Delegates who attended CBA9 in Nairobi agreed on the need to recognise and make use of indigenous knowledge from local communities and use this as a basis for building resilience.
Climate-smart agriculture (CSA) is a context-specific approach that takes into consideration the bio-physical and socio-cultural environment in which it is applied. This was the one of the key messages of the Session on Monitoring and Scaling up CSA practices for enhanced food security (FS) and community-based adaptation (CBA) at the recently concluded ninth International Conference on Community-Based Adaptation (CBA9).
The session was facilitated by James Kinyangi from the CGIAR Research Program on Climate Change, Agriculture and Food Security (CCAFS) and Estibalitz Morras from the International Fund for Agricultural Development (IFAD). The aim was to provide a platform for CBA9 participants to share and discuss their experiences around CSA to achieve food security, increase resilience and enhance community-based adaptation globally.
Linking CSA and CBA for technology justice
According to Chris Henderson from Practical Action, CSA is gaining acceptance and momentum. It appears to be taking centre stage in the delivery of agricultural development assistance. For many, CSA is often linked to new technologies that deliver immediate productivity or adaptation benefits – however this often bypasses the marginalized and smallholders, or has only short-term benefits. This is why we need to ensure CSA is relevant to CBA, especially to marginalized and smallholder farmers.
In that regard, the technologies and approaches need to be: accessible to smallholders (by building on the resources they already have); the natural capital must be sustainably used and lastly innovative – building on the wealth of local, traditional and indigenous knowledge and experience that already exists.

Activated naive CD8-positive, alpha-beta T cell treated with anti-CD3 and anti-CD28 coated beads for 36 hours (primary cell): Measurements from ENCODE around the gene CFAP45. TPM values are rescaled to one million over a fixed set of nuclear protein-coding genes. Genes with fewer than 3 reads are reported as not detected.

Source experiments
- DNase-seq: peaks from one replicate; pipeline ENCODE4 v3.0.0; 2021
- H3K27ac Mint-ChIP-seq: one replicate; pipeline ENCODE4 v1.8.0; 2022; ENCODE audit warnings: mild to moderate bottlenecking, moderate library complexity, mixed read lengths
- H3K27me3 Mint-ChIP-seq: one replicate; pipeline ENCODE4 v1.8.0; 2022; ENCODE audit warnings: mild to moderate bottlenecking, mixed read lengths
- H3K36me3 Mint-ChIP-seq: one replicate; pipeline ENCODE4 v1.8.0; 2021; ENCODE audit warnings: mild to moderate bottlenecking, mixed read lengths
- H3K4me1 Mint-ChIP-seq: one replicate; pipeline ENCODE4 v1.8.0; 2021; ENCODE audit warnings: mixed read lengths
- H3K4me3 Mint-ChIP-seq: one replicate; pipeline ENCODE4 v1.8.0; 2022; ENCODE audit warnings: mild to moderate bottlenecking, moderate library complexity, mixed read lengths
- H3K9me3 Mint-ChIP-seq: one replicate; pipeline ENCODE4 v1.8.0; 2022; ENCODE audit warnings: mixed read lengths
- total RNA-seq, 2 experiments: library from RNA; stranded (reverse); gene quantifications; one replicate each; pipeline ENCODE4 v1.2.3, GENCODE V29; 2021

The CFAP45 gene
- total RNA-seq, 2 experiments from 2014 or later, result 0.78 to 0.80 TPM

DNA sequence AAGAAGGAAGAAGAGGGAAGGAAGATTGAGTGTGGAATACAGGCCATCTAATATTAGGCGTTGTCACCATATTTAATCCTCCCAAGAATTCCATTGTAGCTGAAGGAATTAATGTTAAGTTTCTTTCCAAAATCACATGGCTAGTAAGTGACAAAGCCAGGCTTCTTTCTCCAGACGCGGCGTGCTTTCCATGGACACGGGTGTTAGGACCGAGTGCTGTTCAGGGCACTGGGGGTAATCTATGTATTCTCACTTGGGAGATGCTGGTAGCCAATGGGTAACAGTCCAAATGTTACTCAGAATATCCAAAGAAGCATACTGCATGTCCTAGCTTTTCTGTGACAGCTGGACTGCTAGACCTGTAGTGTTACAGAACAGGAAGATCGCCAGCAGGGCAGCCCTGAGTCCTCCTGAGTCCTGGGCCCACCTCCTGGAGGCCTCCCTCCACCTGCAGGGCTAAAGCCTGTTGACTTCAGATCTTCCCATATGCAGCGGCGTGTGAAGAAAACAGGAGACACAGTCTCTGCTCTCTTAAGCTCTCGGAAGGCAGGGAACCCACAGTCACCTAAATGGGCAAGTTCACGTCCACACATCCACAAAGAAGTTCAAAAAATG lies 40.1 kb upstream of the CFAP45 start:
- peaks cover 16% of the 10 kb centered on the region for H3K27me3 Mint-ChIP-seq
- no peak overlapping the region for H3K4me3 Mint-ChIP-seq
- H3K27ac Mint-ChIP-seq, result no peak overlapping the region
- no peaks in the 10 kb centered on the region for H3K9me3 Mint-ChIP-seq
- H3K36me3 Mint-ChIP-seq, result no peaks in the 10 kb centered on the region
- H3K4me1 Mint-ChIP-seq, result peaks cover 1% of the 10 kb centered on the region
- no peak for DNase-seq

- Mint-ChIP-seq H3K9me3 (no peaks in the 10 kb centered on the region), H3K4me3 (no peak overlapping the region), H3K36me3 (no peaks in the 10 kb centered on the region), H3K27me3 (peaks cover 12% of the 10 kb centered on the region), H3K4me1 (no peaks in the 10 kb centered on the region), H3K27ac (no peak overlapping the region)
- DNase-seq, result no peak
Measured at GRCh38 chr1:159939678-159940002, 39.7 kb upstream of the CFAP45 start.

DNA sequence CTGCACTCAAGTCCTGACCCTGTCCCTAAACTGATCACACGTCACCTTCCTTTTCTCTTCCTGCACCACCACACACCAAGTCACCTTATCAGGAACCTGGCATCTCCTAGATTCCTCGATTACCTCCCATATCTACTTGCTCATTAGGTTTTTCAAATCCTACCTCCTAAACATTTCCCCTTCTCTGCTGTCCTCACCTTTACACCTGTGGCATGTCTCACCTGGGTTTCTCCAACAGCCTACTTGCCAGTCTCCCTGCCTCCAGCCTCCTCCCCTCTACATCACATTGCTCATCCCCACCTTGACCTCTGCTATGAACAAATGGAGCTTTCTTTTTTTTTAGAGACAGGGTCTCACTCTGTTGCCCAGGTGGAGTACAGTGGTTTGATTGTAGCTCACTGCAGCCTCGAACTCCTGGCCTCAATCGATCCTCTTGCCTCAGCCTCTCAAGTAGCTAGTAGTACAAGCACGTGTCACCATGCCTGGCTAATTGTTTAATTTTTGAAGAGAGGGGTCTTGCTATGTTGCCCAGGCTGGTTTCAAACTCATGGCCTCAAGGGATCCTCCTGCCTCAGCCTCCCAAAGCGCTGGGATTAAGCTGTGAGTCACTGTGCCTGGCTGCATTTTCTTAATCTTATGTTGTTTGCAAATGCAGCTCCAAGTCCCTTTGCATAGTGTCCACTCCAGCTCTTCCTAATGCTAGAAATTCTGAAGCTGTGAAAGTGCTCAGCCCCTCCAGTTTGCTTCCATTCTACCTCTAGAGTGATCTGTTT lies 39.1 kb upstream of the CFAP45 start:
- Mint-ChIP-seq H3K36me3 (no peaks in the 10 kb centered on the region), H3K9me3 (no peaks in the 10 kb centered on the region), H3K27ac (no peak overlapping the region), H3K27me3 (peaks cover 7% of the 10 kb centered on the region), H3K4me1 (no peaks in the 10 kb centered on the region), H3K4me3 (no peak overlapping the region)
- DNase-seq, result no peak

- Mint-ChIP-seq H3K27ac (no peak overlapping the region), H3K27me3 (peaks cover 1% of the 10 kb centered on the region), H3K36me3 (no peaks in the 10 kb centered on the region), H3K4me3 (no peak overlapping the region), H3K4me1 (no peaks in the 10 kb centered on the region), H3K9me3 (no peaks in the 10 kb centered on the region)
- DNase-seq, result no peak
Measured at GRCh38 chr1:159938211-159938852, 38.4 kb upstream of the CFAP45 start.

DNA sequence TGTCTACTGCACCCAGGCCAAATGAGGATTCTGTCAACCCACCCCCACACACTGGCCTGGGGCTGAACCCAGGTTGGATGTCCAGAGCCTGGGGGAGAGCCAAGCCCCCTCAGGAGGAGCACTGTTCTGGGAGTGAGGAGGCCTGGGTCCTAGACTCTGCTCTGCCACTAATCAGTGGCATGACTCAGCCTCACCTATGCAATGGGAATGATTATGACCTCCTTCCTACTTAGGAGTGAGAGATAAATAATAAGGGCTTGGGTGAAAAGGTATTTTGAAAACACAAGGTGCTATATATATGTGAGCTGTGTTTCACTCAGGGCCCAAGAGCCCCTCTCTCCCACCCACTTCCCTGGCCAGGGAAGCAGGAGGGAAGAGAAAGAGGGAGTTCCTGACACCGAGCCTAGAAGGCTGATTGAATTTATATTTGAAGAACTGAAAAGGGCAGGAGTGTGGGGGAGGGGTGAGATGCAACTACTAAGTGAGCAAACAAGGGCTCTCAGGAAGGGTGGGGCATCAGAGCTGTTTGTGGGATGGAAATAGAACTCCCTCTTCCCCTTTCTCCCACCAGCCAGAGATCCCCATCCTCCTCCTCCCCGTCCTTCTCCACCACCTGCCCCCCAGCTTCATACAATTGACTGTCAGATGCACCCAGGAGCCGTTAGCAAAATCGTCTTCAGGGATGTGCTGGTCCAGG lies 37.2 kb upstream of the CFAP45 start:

“The adaptation benefits of agro-ecological approaches, among others, can be a powerful tool for achieving adaptation, especially for resource poor, risk averse smallholders,” emphasized Chris during his presentation.
Practical Action is helping small-scale farmers through technology to build on their skills and knowledge to produce sustainable and practical solutions.
Integrating local and indigenous knowledge
Based on his experience working in the Mekong Delta, through the Project for Adaptation to Climate Change in the Mekong Delta (ADM), Pham Vu Bang from IFAD Vietnam called for the recognition and respect of local knowledge and involvement of community members in the planning process to ensure the prioritization of locally appropriate and sustainability of interventions. This is the approach applied in the ADM projects supported by the Adaptation for Smallholder Programme (ASAP) of IFAD.
In order to enhance the resilience capacity of rural poor communities, it was agreed that vulnerable groups and communities must be allowed to decide the best way for them to cope with the impact of climate change.
"New technologies is certainly a part of the solution, but should be linked to indigenous knowledge and farming systems to ensure and promote traditional value, biodiversity and culture or bio-cultural heritage” reiterated Bang.
The importance of incorporating local knowledge into CSA was further elaborated by John Mbaria from the Nation Media Group in Kenya who recommended the documentation and sharing of such knowledge and the integration of appropriate long-held community resource-use norms and practices into local government and national policy processes. With most food producers located in poorly developed rural areas, John noted that targeting local food production systems represented the biggest opportunity to increase food production, reduce vulnerabilities and improve livelihoods.